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A Swerve Too Far

by Marshall Poevia Policy Review
Saturday, December 1, 2012

Marshall Poe on The Swerve: How the World Became Modern by Stephen Greenblatt

Uncertainty and the Economy

by Scott R. Baker, Nicholas Bloom, Steven J. Davisvia Policy Review
Tuesday, October 2, 2012

Policy instability, rocky recovery. To listen to Steve Davis and Tod Lindberg, click below.

Nuclear bomb's tell-tale mushroom cloud

Reducing the Global Nuclear Risk

by Sidney D. Drell, George P. Shultz, Steven P. Andreasenvia Policy Review
Tuesday, October 2, 2012

Sparing no effort to ensure safety and security. To listen to Sidney Drell and Tod Lindberg, click below.

The Cuban Missile Crisis as Intelligence Failure

by Amy Zegartvia Policy Review
Tuesday, October 2, 2012

Fifty years of reluctance to draw an unwelcome conclusion

Rich Donors, Poor Countries

by M.A. Thomasvia Policy Review
Tuesday, October 2, 2012

The harm done when expectations exceed capacity

Religious Freedom and National Security

by William Inbodenvia Policy Review
Tuesday, October 2, 2012

Why the U.S. should make the connection

Economic Transitions: Learning from Central Europe

by Dalibor Rohacvia Policy Review
Tuesday, October 2, 2012

Policy prescriptions for the Arab world

The Expanding Power of the Presidency

by Jay Costvia Policy Review
Tuesday, October 2, 2012

Jay Cost on The President’s Czars: Undermining Congress and the Constitution by Mitchel A. Sollenberger and Mark J. Rozell

The Market Democracy Project

by Robert Herrittvia Policy Review
Tuesday, October 2, 2012

Robert Herritt on Free Market Fairness by John Tomasi

The Elitest Elite

by Paul Kengorvia Policy Review
Tuesday, October 2, 2012

Paul Kengor on The Presidents Club: Inside the World’s Most Exclusive Fraternity by Nancy Gibbs and Michael Duffy


Policy Review was the preeminent publication for new and serious thinking and writing about the issues of the day. Established in 1977; the bimonthly journal became a publication of the Hoover Institution, Stanford University, in 2001.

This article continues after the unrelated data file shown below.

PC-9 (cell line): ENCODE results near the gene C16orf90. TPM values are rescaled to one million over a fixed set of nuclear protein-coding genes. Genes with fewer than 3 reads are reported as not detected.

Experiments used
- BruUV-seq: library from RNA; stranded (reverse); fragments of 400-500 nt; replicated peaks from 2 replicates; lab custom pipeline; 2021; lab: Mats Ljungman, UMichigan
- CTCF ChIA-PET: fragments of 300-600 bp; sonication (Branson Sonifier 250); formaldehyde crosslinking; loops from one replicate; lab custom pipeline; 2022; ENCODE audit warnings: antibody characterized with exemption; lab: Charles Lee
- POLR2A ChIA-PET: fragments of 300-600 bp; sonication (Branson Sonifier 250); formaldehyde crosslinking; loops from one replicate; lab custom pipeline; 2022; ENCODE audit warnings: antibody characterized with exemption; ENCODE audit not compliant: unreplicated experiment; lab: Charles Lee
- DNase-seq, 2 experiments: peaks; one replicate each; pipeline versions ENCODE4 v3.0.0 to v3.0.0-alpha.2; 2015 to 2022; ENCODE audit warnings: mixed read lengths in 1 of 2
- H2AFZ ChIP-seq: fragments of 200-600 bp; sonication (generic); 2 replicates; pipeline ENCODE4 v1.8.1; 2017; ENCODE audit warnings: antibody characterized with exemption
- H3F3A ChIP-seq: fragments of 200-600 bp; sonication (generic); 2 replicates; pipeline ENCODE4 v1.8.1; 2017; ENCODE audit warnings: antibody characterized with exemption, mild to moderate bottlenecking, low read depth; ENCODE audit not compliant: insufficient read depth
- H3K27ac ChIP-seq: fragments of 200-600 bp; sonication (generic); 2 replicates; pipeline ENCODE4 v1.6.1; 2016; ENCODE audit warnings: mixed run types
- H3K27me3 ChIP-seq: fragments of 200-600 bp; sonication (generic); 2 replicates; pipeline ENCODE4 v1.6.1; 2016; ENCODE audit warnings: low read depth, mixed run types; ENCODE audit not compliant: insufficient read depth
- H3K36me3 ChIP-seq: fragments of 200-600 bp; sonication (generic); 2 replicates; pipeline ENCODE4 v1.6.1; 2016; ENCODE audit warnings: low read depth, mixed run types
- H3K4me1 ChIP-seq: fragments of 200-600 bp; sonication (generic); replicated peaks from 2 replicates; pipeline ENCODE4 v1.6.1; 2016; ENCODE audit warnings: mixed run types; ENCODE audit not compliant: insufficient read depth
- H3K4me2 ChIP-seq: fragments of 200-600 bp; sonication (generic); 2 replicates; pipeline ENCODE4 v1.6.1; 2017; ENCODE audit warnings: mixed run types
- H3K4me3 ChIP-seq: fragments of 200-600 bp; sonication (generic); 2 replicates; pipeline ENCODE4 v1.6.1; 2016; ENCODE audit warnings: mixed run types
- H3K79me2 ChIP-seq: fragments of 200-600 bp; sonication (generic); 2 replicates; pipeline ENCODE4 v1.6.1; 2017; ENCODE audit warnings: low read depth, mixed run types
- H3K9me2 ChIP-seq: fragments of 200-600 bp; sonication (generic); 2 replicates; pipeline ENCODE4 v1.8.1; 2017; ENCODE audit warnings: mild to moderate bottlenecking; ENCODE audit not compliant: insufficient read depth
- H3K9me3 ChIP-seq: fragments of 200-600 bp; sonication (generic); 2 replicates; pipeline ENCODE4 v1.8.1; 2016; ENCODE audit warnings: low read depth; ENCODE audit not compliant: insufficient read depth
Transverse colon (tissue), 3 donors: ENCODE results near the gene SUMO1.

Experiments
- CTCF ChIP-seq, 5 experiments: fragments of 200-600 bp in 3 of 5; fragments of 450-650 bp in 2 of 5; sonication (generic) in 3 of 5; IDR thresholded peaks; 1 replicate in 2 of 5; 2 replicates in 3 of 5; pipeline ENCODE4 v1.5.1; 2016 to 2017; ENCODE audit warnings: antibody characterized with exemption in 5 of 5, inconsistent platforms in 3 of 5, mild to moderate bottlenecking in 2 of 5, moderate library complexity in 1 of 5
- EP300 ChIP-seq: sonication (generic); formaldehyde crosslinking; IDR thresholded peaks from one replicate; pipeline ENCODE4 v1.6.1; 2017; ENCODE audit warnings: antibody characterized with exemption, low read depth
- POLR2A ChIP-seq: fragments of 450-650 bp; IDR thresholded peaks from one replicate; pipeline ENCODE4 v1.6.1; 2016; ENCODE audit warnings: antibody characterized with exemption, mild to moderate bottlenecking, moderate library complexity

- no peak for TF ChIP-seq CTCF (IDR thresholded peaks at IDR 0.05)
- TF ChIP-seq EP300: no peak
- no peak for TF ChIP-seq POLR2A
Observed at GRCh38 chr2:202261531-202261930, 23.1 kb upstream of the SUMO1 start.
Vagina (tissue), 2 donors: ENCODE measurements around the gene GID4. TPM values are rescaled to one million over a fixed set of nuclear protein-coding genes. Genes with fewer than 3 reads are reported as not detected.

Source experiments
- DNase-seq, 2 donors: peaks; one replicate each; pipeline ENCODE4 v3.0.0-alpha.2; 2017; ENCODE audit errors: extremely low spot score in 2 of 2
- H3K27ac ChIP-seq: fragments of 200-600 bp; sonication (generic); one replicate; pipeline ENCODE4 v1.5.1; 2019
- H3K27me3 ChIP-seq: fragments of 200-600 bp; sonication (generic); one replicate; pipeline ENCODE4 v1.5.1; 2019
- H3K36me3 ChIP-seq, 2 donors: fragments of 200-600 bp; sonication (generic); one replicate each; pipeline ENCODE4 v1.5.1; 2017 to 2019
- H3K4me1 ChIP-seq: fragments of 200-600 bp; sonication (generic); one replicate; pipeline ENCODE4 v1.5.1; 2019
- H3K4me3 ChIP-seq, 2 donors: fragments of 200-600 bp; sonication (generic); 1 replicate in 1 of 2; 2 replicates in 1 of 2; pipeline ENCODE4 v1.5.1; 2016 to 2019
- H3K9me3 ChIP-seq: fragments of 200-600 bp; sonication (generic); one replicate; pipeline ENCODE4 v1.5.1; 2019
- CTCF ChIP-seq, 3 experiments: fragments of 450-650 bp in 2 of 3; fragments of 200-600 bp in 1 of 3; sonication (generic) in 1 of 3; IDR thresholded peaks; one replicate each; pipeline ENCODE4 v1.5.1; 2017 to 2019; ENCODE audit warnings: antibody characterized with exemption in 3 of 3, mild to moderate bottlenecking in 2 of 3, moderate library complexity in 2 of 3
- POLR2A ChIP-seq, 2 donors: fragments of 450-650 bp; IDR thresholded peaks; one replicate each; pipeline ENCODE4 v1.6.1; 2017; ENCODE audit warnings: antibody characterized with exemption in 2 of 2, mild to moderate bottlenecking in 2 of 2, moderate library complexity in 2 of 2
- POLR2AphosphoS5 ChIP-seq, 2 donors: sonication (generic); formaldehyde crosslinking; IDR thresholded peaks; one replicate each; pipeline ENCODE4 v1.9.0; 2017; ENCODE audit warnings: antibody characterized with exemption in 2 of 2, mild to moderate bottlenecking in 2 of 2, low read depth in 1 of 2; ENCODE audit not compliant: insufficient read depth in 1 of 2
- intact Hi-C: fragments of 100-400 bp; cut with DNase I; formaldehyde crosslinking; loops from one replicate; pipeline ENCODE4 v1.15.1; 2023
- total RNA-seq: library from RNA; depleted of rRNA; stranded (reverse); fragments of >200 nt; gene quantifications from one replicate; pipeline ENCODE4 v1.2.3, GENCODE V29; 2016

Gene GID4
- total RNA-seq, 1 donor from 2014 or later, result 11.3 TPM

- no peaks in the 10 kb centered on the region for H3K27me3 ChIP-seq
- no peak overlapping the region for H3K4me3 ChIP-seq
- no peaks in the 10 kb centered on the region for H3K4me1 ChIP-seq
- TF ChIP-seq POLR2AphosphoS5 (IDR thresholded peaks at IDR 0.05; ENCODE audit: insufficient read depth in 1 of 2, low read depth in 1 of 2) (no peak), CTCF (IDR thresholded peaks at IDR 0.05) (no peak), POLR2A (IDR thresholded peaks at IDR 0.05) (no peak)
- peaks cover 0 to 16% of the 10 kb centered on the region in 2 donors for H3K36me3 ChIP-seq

Hoover Institution director John Raisian and Policy Review editor Tod Lindberg announced that the February–March 2013 edition of Policy Review would be its last. The journal's online archive will remain available on the Hoover Institution website.

Policy Review and the Hoover Institution were well matched. They shared a commitment to free and rigorous inquiry into the American condition, into the workings of government and of our political and economic systems and those of others, and into the role of the United States in the world. They both brought together scholars with an interest in current affairs and journalists interested in exploring our world in greater depth. They both take up topics not as exercises in theory, but for the purpose of better understanding the world and the betterment of people's lives. They both are committed to civil discourse, the airing of reasoned disagreement, and a vigorous and open debate. They both are diligently independent, not least in affirming and guarding the independence of those associated with them in the community of informed discussion.

As the Hoover Institution is a premier home for serious scholars, so Policy Review was a premier vehicle for serious writers and thinkers.